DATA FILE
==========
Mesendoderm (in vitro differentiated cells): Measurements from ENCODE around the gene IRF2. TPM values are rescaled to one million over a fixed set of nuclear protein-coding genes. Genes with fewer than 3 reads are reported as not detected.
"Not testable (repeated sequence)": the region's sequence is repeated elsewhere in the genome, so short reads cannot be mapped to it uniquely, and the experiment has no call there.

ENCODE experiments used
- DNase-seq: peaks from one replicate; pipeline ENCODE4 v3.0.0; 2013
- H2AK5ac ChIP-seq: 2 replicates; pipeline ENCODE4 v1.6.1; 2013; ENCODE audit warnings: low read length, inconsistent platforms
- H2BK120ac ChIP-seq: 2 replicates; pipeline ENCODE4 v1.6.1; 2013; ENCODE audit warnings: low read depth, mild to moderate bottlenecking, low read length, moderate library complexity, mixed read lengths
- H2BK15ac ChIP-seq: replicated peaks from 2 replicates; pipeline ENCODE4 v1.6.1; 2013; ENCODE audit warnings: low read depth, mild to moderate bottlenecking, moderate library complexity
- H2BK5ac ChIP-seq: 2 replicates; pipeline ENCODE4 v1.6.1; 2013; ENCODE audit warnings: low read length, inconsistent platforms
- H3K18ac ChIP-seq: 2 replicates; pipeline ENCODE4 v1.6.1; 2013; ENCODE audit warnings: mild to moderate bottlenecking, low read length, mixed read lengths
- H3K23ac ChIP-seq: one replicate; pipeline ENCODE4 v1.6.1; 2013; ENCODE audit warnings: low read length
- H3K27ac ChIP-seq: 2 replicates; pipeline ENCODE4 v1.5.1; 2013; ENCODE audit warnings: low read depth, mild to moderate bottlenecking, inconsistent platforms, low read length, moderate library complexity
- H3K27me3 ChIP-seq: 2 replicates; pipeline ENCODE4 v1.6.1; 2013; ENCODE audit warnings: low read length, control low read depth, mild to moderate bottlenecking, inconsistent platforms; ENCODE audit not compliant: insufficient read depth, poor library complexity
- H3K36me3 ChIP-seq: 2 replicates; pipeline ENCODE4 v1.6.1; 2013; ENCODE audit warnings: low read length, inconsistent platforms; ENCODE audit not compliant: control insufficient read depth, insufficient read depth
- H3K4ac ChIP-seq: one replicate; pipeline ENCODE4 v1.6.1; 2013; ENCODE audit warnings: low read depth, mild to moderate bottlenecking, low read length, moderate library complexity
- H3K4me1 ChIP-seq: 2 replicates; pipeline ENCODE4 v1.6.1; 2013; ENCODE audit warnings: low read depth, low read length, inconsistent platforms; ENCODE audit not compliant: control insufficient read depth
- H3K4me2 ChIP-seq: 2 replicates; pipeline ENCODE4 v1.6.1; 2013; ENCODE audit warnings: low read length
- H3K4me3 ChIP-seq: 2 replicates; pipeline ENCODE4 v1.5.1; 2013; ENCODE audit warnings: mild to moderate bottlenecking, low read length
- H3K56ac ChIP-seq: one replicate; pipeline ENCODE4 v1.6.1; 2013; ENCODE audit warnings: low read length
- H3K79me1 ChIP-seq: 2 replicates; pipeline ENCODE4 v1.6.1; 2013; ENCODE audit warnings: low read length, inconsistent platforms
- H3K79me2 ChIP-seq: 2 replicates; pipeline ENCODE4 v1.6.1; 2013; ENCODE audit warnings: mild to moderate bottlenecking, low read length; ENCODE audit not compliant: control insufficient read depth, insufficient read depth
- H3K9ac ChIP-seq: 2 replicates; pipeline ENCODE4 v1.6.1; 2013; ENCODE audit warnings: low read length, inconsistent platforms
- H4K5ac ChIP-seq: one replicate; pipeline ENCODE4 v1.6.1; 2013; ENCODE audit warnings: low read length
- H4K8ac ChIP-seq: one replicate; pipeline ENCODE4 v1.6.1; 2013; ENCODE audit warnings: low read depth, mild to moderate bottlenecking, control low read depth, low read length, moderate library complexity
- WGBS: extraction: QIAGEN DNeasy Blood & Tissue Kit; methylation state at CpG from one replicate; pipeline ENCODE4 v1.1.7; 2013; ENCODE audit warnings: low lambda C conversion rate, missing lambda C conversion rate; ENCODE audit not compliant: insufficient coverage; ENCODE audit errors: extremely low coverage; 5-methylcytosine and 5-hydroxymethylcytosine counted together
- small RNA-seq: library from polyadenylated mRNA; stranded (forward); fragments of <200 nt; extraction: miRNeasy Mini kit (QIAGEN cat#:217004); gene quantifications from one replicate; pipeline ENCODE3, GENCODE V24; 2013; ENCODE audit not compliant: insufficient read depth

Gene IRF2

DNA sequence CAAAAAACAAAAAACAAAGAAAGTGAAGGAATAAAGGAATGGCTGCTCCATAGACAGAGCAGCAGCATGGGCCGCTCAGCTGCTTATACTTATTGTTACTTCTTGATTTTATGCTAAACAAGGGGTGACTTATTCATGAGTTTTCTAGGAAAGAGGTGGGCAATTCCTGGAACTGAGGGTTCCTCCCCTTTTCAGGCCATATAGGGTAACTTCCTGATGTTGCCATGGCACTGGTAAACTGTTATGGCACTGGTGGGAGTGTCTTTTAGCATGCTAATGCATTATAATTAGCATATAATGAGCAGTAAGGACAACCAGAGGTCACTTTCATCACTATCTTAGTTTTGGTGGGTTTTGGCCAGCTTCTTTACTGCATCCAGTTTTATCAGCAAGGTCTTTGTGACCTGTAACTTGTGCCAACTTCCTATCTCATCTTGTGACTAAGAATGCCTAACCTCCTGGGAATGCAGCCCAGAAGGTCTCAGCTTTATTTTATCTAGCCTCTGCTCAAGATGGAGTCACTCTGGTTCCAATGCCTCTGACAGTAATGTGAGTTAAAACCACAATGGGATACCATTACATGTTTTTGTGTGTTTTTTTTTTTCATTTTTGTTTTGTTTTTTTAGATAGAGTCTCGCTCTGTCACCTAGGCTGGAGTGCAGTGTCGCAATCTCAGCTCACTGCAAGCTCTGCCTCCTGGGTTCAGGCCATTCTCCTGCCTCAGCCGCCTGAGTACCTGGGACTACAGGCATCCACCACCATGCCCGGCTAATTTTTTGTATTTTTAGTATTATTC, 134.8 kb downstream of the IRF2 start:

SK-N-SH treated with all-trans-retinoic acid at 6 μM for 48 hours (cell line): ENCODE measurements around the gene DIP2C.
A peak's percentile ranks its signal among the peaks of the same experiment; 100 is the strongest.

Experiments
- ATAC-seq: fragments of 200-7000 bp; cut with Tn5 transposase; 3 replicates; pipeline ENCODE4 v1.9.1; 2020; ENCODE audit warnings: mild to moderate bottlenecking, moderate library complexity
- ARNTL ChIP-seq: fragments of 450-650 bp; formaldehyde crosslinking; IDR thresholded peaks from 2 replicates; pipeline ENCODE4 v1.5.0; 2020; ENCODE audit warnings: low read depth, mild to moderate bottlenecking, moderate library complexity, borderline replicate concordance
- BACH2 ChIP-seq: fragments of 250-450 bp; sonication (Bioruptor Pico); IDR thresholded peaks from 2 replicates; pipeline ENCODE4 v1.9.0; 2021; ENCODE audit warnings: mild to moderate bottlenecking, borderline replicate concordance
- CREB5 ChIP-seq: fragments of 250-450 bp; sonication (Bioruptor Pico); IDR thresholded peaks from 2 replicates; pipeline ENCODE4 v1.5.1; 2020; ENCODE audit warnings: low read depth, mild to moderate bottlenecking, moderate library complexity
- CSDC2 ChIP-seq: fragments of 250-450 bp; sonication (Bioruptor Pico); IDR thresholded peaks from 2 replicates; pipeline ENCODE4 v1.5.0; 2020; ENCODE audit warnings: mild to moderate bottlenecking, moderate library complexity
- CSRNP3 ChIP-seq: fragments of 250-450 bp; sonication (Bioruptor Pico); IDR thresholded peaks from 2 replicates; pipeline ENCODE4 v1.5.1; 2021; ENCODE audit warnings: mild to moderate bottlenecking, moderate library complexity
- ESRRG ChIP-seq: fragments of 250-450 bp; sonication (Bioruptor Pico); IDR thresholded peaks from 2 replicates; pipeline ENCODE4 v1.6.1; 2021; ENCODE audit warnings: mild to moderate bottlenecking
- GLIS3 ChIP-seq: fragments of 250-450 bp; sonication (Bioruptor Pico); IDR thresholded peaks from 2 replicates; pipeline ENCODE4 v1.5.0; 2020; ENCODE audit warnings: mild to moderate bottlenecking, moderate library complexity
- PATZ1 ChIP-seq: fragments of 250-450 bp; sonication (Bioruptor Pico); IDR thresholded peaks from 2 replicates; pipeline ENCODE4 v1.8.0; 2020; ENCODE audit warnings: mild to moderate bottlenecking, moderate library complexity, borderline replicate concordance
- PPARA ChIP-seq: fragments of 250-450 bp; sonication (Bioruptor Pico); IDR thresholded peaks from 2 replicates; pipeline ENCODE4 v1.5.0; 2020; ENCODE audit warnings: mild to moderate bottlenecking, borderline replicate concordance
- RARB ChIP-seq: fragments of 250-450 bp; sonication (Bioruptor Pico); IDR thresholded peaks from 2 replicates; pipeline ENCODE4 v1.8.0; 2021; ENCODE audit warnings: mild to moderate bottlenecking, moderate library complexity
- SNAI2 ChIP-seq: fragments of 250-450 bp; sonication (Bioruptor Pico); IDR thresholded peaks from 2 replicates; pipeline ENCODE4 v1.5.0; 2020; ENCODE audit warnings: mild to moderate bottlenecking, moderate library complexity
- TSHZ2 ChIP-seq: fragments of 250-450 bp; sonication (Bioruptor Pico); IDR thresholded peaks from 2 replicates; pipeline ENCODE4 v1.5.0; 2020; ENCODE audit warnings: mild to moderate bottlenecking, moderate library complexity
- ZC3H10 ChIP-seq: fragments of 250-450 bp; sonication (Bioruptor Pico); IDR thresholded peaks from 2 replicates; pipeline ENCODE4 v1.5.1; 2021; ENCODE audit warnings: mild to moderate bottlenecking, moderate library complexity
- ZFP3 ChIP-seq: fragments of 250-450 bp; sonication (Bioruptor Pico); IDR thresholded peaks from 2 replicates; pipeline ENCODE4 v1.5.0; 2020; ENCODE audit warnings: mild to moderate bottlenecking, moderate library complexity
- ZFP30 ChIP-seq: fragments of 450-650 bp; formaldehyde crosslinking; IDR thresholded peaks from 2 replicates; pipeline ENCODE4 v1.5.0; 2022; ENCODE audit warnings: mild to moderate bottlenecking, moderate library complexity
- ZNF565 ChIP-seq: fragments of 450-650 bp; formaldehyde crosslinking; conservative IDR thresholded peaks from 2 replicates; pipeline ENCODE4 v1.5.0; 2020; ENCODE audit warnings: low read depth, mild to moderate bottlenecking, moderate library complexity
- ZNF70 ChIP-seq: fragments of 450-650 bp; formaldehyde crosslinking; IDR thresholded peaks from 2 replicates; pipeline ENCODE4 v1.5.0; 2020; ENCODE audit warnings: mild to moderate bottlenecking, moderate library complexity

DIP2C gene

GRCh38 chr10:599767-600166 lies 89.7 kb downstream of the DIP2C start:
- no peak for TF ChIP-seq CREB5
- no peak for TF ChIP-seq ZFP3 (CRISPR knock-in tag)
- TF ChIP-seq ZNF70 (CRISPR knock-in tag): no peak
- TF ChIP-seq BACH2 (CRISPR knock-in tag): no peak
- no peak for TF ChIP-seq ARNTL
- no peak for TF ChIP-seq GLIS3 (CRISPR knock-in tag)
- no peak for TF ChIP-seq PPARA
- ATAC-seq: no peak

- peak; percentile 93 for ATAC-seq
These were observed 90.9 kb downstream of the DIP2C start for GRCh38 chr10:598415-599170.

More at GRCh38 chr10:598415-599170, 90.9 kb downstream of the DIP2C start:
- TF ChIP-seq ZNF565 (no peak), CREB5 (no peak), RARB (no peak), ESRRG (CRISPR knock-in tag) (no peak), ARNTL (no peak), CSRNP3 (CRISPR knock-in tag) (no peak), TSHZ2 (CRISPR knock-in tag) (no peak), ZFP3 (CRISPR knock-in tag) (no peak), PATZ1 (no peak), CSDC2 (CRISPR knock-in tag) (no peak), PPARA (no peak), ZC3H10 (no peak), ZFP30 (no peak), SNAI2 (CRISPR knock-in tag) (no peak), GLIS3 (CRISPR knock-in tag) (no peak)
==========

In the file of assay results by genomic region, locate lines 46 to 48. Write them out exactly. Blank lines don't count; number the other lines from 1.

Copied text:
- ZFP30 ChIP-seq: fragments of 450-650 bp; formaldehyde crosslinking; IDR thresholded peaks from 2 replicates; pipeline ENCODE4 v1.5.0; 2022; ENCODE audit warnings: mild to moderate bottlenecking, moderate library complexity
- ZNF565 ChIP-seq: fragments of 450-650 bp; formaldehyde crosslinking; conservative IDR thresholded peaks from 2 replicates; pipeline ENCODE4 v1.5.0; 2020; ENCODE audit warnings: low read depth, mild to moderate bottlenecking, moderate library complexity
- ZNF70 ChIP-seq: fragments of 450-650 bp; formaldehyde crosslinking; IDR thresholded peaks from 2 replicates; pipeline ENCODE4 v1.5.0; 2020; ENCODE audit warnings: mild to moderate bottlenecking, moderate library complexity